Tax Refunds and Bankruptcy

People that file bankruptcy between January and mid-April (during tax season) often ask what happens to their tax refund and what can they do to protect it. Today’s post discusses ways to protect your 2020 tax refund depending on if you have already received your refund (but not spent it) or are expecting a refund. 

Scenario 1: I received a tax refund, but still think I need to file bankruptcy in the future.  

If you have already received your refund and are still contemplating bankruptcy, you should call a bankruptcy attorney immediately. A competent bankruptcy attorney will be able to go over how to spend your tax refund before filing bankruptcy. Yes, in most cases you will want to spend it all before filing, you will want to make particular purchases, and you will need to KEEP THE RECEIPTS from those purchases. The Trustee will ask what you did with your refund and you will need documentation to back it up. You are converting your non-exempt item (the cash refund) into exempt items or items you can protect from creditors and able to keep after you file.  

So, what are examples of items I can spend my refund on? 

First be sure to use your refund on necessary expenses such as food, your mortgage/rent, and your car payment to make sure you’re current (if you plan on keeping these during the bankruptcy). If you need personal property, think of household furnishings and clothing. Generally acceptable items/purchases include: 

  • Car repairs 
  • Replacing appliances 
  • Furniture
  • Clothing
  • Medical or dental care 
  • IRA contribution-A tricky one, ask your attorney for more information. 
  • Paying insurance premiums-home or auto 
  • New vehicle-Another tricky one, make sure you consult your attorney before making a vehicle purchase.  
  • Stocking your freezer
  • Paying your bankruptcy attorney  

Did you see Jewelry, a PS5, collectibles, a jet ski, or other “fun stuff” on the list? NOPE. Those items are generally not ok to buy and are considered luxury goods. Worst case scenario is that the trustee will seize your luxury item and sell it and pay your creditors. If you have questions about a particular item or purchase, ask your attorney for guidance.  

What else not to do with your tax refund. 

Don’t pay back your friends or family! Sometimes paying back these types of debts can hurt you (and them) more than it helps. Under the bankruptcy code, each creditor is treated the same, whether it’s your mom or Visa. If you pay back your mom and not Visa, this can be seen as a preferential payment, which is not allowed.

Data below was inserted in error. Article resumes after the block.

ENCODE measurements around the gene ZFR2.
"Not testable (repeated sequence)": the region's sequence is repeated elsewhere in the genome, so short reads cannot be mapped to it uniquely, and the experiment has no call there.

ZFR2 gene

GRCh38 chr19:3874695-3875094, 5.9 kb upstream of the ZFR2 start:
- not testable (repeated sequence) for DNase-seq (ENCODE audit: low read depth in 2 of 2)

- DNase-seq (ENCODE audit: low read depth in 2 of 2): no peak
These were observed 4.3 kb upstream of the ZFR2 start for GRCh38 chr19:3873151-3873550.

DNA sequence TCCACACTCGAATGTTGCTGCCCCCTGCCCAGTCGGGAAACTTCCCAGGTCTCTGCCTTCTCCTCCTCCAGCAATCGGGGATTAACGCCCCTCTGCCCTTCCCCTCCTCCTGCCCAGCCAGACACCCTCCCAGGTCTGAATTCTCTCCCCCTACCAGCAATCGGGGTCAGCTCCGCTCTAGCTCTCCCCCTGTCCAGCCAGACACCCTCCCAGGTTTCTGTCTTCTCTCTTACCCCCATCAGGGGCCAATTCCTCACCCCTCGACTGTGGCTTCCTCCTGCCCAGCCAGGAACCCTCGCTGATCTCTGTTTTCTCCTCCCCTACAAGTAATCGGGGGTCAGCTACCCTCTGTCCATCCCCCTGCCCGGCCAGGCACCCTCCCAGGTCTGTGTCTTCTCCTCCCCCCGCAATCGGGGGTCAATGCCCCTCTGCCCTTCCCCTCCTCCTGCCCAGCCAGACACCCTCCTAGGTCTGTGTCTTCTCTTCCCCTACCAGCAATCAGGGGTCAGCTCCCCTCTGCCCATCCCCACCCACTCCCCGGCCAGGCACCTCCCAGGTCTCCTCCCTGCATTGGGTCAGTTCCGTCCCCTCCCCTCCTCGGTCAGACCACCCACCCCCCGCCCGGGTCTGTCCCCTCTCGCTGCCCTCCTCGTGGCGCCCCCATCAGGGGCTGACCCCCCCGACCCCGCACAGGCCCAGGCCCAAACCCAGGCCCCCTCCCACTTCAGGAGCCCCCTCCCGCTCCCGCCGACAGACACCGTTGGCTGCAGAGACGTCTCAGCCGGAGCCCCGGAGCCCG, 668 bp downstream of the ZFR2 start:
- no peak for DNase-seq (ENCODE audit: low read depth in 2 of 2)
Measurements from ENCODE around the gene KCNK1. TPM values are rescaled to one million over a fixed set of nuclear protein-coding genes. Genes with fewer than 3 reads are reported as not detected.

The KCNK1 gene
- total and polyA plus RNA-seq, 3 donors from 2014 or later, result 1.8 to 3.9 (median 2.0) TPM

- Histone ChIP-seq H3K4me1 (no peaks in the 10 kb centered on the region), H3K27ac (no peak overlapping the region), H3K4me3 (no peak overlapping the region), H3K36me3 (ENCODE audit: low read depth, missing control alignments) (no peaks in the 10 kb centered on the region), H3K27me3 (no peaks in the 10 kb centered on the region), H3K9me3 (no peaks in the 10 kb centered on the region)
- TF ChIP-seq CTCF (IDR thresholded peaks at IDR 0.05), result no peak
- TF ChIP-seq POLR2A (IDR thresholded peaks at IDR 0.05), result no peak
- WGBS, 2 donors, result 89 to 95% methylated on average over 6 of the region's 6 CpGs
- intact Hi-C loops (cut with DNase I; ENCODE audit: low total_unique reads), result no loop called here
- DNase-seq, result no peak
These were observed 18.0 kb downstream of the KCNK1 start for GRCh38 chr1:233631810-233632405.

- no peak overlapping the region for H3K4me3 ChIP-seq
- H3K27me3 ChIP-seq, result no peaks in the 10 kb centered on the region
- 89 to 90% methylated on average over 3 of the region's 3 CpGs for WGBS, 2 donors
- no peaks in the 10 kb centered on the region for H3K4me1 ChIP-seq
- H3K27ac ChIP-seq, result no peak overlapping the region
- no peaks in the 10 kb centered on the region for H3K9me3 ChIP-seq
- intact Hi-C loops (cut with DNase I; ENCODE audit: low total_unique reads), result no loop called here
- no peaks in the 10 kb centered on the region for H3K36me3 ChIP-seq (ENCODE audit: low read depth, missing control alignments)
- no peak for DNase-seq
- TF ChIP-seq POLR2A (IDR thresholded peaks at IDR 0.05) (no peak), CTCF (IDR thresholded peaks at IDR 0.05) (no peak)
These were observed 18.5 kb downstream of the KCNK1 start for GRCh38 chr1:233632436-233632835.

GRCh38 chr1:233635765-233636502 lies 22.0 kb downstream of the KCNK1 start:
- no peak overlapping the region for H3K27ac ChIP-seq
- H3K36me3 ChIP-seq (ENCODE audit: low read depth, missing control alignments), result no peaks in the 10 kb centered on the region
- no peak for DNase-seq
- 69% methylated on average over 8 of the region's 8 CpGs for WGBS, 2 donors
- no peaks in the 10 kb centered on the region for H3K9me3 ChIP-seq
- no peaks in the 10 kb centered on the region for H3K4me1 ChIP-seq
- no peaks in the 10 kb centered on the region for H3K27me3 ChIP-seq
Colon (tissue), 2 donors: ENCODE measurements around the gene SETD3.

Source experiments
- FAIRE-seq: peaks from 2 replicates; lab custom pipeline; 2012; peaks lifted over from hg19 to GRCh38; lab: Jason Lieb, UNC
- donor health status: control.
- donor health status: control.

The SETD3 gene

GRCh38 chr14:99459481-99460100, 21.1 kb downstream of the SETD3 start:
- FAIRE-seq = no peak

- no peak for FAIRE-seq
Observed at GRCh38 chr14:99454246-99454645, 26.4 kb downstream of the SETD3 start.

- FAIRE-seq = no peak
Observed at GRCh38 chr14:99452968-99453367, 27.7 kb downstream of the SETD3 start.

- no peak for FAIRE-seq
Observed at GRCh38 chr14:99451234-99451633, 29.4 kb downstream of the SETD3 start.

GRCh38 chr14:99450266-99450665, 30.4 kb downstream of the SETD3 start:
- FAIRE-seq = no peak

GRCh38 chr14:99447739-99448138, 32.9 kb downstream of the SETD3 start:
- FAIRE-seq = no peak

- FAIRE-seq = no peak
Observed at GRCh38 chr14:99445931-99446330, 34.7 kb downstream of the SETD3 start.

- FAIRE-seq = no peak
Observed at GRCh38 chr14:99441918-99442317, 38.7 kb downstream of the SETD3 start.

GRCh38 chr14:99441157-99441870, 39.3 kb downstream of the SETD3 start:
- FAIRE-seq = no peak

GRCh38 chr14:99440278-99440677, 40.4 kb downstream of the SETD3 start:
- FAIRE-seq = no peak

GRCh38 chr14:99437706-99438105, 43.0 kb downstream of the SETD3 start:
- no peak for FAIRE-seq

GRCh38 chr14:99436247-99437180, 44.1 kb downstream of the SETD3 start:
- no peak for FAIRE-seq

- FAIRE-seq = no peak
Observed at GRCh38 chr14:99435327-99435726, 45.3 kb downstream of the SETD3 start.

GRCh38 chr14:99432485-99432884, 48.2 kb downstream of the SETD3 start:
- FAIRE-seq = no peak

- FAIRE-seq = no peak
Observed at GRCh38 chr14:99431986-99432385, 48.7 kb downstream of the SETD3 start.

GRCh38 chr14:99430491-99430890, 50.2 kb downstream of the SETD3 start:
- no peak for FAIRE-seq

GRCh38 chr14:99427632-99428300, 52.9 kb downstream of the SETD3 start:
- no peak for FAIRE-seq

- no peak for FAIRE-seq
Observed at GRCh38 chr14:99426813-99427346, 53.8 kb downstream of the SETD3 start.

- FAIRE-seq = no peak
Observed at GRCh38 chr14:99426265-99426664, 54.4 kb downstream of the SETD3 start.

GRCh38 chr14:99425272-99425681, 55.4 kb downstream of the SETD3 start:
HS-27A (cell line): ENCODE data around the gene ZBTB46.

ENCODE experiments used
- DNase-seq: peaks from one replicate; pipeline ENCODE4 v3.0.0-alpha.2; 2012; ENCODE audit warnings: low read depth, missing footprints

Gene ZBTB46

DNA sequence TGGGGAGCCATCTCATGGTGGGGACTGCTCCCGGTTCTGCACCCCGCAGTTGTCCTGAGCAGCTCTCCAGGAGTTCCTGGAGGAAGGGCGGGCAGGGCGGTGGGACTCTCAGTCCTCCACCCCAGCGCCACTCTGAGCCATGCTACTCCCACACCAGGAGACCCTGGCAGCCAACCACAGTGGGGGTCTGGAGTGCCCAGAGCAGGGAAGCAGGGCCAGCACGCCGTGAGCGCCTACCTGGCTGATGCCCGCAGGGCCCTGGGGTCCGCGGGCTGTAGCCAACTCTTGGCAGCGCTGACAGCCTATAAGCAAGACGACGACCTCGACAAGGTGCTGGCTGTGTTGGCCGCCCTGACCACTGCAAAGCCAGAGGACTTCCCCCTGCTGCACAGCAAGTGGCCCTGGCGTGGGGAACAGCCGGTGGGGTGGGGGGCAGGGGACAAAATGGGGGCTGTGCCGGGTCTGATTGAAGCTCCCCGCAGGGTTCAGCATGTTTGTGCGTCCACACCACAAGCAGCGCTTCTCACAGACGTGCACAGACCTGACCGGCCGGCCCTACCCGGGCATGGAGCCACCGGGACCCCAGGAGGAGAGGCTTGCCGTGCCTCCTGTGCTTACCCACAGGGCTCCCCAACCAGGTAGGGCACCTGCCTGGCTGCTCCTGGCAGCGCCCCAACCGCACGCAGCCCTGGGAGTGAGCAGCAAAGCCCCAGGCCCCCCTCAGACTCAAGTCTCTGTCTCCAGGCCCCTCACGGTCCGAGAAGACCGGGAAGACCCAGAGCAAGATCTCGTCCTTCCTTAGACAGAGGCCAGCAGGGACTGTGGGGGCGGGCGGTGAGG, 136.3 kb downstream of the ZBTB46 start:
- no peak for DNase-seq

After you file bankruptcy, the Trustee will look to see if you paid any particular creditor to decide if any preferential payments were made. For family and friends (called “insiders” in the bankruptcy world) the Trustee can look back to a year before the filing. The Trustee can potentially undo these transactions and demand mom pay the funds you gave her into the bankruptcy estate. If you paid someone that isn’t an “insider”, in our example you paid your Visa card and nobody else, the Trustee can take those funds back as well.   

Scenario 2: I have not received a tax refund, but expect one, however I can’t wait to file a bankruptcy.  

If you do not fit into Scenario 1 and a bankruptcy filing is urgent, you may still be able to keep some (not all) of your tax refund. Common situations that lead to immediate filing include wage garnishment, foreclosure, or eviction proceedings. On the day you file bankruptcy, any asset you own is part of the bankruptcy estate. This includes the tax refunds that you have not even received yet. The only way to keep part of your tax return is to exempt it in your bankruptcy petition.  

In Kansas, under KSA 60-2315, the earned income credit (EIC) tax credit portion of your tax refund can be exempted from the bankruptcy estate and the non-EIC portion will need to be paid to the Trustee. You can only exempt one year of EIC. Most likely you will exempt your 2020 EIC, but if you have more than one year of unfiled taxes, you can select a different year to claim a larger EIC amount.  

Example: 

Kim files bankruptcy in Jan 2021. She has not filed taxes for 2019 or 2020 and eligible for EIC in both years. In 2019 she had 2 dependent children living with her but in 2020 she only had 1 dependent. She would want to exempt the EIC from 2019 because it is higher. The bankruptcy Trustee would be then entitled to the non-EIC portion of 2019 and both the EIC and the non-EIC portion of 2020. 

Scenario 3: You need to keep the entire refund for living expenses

In some cases it might be possible to file a Chapter 13 bankruptcy with a payment plan and pay back the refund over time that is not protected by law.  In that case you would figure out how much the bankruptcy trustee was entitled to and then propose to pay that back in a slightly reduced amount over a number of years.  This would allow you to retain the entire refund at the time you filed the bankruptcy so it could be used to help you cover your monthly expenses or cover a car repair or some other necessary expenses.  

Conclusion 

If you think you will file bankruptcy soon, give our office a call to discuss how to spend your tax refund and keep the most from your tax refund.  Our bankruptcy attorneys will be happy to give you a free consultation and cover all of your options.  We have offices in Wichita, Topeka, Lawrence, and Overland Park.  

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